By Ian Quinn
Crisis-hit NHS London today finally published details of plans for a massive shake up of GP services drawn up on the back of reports by American consultant McKinsey.
The report had formed the basis of proposals for a huge shift in care from hospitals to polyclinics, which were scrapped yesterday by new health secretary Andrew Lansley.
Having dodged repeated attempts by politicians and health campaigners to publish the documents, NHS London said it was now ‘time to draw a line in the sand' and publish details of the report, which it now admits will never be completed.
The documents confirm the extent to which health chiefs in London planned to shift care from hospitals to cheaper GP settings to save money, as it faces up to a £5bn black hold in its budget.
They include confirmation of plans to slash GP appointment times by an average of 20%.
However, the latest analysis of its ambitious plans also reveal ‘frustration' at the lack of progress in the move to polyclinics in the capital.
‘There is frustration with the overall pace of change and frustration at large number of small initiatives rather than fewer transformational initiatives,' say the documents.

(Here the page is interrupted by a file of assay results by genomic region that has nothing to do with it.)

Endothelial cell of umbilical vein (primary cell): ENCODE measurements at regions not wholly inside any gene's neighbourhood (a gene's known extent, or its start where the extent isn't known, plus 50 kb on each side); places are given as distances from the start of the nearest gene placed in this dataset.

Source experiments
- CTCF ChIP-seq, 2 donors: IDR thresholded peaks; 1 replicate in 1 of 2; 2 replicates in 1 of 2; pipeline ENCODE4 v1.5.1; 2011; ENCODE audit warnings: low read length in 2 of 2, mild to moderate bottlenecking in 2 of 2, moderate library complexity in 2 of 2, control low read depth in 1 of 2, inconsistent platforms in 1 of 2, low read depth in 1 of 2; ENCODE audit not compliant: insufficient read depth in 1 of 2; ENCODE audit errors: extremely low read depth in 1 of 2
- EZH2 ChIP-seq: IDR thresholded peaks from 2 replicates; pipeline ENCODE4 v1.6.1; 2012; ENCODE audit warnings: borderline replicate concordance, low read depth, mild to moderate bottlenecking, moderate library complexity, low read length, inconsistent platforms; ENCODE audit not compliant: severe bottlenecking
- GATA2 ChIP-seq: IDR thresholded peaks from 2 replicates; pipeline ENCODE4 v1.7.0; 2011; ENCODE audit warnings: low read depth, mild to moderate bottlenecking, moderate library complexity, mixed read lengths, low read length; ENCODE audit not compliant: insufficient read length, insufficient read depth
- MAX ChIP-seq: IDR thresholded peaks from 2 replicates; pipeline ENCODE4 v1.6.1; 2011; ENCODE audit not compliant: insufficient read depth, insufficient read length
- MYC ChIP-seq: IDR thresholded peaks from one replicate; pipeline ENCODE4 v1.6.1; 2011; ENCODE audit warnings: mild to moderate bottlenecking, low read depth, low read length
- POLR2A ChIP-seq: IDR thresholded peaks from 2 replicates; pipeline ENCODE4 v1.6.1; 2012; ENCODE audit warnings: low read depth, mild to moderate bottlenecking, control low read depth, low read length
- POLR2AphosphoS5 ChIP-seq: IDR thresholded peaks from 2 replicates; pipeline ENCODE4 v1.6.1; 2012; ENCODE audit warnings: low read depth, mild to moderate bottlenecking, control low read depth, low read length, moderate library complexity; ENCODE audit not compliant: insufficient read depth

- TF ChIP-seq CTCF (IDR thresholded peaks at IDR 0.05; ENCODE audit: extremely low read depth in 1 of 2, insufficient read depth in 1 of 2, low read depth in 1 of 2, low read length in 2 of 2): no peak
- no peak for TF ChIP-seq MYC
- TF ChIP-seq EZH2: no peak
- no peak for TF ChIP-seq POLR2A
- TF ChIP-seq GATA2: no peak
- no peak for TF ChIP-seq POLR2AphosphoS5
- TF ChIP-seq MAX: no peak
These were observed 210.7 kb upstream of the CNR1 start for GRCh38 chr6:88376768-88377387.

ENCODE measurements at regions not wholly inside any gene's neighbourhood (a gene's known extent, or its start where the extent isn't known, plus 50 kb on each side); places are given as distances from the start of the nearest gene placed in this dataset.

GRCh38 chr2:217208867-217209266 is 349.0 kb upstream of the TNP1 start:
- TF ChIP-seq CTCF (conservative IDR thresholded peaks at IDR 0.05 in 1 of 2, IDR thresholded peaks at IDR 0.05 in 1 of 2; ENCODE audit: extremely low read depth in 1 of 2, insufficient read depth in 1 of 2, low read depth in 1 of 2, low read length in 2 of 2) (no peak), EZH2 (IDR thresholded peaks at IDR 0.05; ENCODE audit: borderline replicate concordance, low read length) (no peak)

They add that elements of the original vision for London, drawn up by Lord Darzi, had been ‘diluted' and that ‘change has not been as dramatic as outlined.'
‘Significantly, the core principles (and expected savings) of polysystems have proven difficult to achieve with more focus on the buildings rather than the changes to care and behaviours.'
The report adds that frontline services in London ‘lack key capabilities and capacity for implementation when set against competing priorities and operational challenges.'
Elsewhere the documents reveals plans to:
• Reduce the average appointment time by 20% allowing GPs to ‘spent more time where it is needed'
• Increase the amount of time GPs and nurses spend with patients, saving in the region of £600million, with the report claiming GPs typically spend 18.5 hours of their contracted 37.5 hours per week on direct patient facing care.
• Plans for greater use of nurse practitioners and other community staff, with the current rate of 33% of primary care appointments that are nurse led increasing to 50% to free up GPs.
Despite the plans for such a huge shift to GP care from hospitals, McKinsey's consultation called for major reductions in primary care spending by 2016/17 by up to £1bn, while it called for 30% of outpatients services to be de-commissioned altogether.
A spokeperson for NHS London said: ‘Fixing a date for publication has been problematic as it has become clear that there will be no final version. This is because the study has constantly evolved over time to take into account new information and priorities and while further analysis was completed. The general election has also delayed publication.
‘NHS London recognises that it is time to draw a line in the sand and make the study public. ‘Polyclinics have failed to achieve the savings predicted Polyclinics have failed to achieve the savings predicted